Written by David Castellon
While the fight over the appointment of Brett Kavanaugh to the U.S. Supreme Court has dominated business at the nation’s capital, the Senate and Congress quietly failed to pass a new federal Farm Bill by the Oct. 1 deadline.
While that news largely was missed by the general public, it didn’t go unnoticed by most in the farming and food industries.
What most people seem to know about the Farm Bill is that it involves providing government subsidies to producers of major staple crops in the U.S., including wheat, cotton, corn, milk and soybeans.
What they may not know is that “The Farm bill is set every five years. It sets policies and spending levels for the federal government around agriculture, and agriculture is a big concept. It not only involves production agriculture – what happens on the farm – but it also involves agricultural research, nutrition programs, [the] Supplemental Nutrition Assistance Program [SNAP], school feeding and lunch programs and USDA rural development programs,” said Dennis Nuxoll, vice president of federal affairs for Western Growers Association, the California-based, nonprofit trade group representing fruit, vegetable and nut growers based here and in New Mexico, Arizona and Colorado.
While the U.S. Department of Agriculture crop subsidies don’t go to most California farmers, with the exceptions of rice and cotton growers and some dairies, many other programs funded and administered under the Farm Bill are important locally, from funding agricultural research and ag disease prevention to programs to help rural communities that include improving water quality and building hospitals.
And with the critically high ratio of impoverished people in the Valley, those food-assistance programs are invaluable to many families, with Nuxoll noting that almost two-thirds of the estimated $489 billion spent under the 2014 Farm Bill went to SNAP.
That bill ran out Sept. 30, as the government’s fiscal year came to a close, which is why the deadline to authorize a new five-year Farm Bill was the next day.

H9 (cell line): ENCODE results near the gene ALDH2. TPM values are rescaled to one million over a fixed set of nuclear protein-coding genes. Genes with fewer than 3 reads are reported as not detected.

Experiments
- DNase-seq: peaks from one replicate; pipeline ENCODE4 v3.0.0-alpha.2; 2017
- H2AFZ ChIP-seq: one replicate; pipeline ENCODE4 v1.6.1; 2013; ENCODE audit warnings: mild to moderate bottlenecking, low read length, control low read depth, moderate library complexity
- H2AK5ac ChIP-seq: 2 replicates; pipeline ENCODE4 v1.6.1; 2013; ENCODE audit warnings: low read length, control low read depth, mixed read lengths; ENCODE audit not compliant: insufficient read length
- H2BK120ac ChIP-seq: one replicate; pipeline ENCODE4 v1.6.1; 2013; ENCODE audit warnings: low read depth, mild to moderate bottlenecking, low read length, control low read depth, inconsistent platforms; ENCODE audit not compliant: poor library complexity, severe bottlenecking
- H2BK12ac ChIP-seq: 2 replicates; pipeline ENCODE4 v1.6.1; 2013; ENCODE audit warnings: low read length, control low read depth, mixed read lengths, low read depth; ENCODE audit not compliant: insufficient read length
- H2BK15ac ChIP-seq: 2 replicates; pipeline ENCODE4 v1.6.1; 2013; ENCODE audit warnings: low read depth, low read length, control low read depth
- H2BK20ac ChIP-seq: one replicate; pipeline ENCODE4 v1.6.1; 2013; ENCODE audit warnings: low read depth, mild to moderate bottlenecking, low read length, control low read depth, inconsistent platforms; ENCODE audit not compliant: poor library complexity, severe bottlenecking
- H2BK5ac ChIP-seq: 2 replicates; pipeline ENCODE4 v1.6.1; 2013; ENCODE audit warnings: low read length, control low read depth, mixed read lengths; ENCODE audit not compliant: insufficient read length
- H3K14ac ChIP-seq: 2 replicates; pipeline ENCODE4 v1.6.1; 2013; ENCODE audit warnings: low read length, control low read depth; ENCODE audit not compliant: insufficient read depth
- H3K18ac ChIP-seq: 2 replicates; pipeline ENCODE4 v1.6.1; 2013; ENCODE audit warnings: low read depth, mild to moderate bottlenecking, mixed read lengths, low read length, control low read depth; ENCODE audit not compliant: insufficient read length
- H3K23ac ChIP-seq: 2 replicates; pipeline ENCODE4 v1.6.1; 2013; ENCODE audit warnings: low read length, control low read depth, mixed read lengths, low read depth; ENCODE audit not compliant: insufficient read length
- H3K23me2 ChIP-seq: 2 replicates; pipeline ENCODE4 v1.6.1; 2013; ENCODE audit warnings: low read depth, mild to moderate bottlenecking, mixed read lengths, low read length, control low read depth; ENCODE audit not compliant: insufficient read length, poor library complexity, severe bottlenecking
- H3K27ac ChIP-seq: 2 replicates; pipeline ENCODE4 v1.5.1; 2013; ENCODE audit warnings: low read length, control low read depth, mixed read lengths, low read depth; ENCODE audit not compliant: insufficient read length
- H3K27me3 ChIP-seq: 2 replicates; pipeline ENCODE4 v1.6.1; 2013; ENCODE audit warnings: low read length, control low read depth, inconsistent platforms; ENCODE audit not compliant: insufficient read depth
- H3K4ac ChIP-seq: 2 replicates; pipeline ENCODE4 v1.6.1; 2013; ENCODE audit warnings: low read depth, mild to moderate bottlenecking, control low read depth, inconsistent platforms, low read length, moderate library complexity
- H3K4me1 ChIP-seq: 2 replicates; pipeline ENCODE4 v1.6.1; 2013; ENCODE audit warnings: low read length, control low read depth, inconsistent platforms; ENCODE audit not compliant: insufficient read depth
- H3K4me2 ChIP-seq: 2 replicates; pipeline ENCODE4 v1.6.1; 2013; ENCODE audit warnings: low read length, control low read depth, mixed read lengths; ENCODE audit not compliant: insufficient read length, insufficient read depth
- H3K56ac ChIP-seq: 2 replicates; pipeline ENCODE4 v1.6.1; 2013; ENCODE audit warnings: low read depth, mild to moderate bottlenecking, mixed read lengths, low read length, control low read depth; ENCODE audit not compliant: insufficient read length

But that’s not a set-in-stone deadline, said Josh Rolph, federal policy manager for the California Farm Bureau Federation.
That deadline is Jan. 1, by which time the hope is members of Congress and the Senate, each of which have passed their own versions of a Farm Bill, can work out a compromise bill and pass it.
If they can’t, then one possible option is that on Jan. 1, 2018, the USDA, which administers the programs and dollars coming from the Farm Bill, reverts to “permanent law” an option neither the lawmakers, farmers or others generally want, Rolph said.
“Permanent law was the 1949 Act,” which means the provisions of the Farm Bill passed in 1949 take effect.
“We will go to old-style supply management and subsidy programs,” with subsidies being paid out at 1949 rates – adjusted for inflation, Nuxoll said.
While growers of some crops may actually benefit from those rates, expectations are these higher subsidies would raise prices of staple goods “sky high,” Rolph said.
But among farmers and dairies in California, a more pressing concern is that “Anything not part of permanent law would cease to exist,” meaning the food assistance programs, federal crop insurance program, ag research, etc. in the last Farm Bill would no longer be funded.
“We get research, rural programs, pest prevention, ag inspections on imports, negotiation of pest-prevention criteria for imports,” said Joel Nelsen, president of Exeter-based Citrus Mutual, a nonprofit trade association representing about 2,500 California commercial citrus growers.
He said both the House and Senate versions of the Farm Bill include funding for research on huanglongbing – or “HLB” – a citrus disease considered capable of devastating the U.S. citrus industry if it spreads unchecked. It would be one of the research programs defunded if no Farm Bill is passed and permanent law takes effect.
Despite the passing of the Oct. 1 deadline, the experts contacted said they aren’t worried much about that happening.
The various Farm Bill-funded programs are funded for this current fiscal year, so they can go on unimpeded.
And if the lawmakers can’t settle on a new farm bill by Jan. 1, they can extend the provisions of the 2014 Farm Bill, with Nelsen noting that bill was passed 18 months after its first deadline.
“That played havoc with budgets. USDA had to hold back resources in the event that they might have to shut down entire programs,” but things eventually got done, he added.
The experts noted that lawmakers have a strong incentive to pass a Farm Bill, as they don’t want to incur the wrath of their constituents should the price of bread, flour, milk, etc. rise considerably.
So the big questions become when the bill may be passed and whether any extensions are needed.
Congress will not return to session before the mid-term elections next month, and the outcome of those elections could substantially affect the negotiation process.
“If the House and Senate or the House or Senate were to flip, then you would most likely see an extension of the Farm Bill, as Democrats in whatever house they have the majority in likely would try to rewrite their respective versions of the bill, Rolph said.
“If that doesn’t happen, then we’re more likely to see a farm bill passed in December.”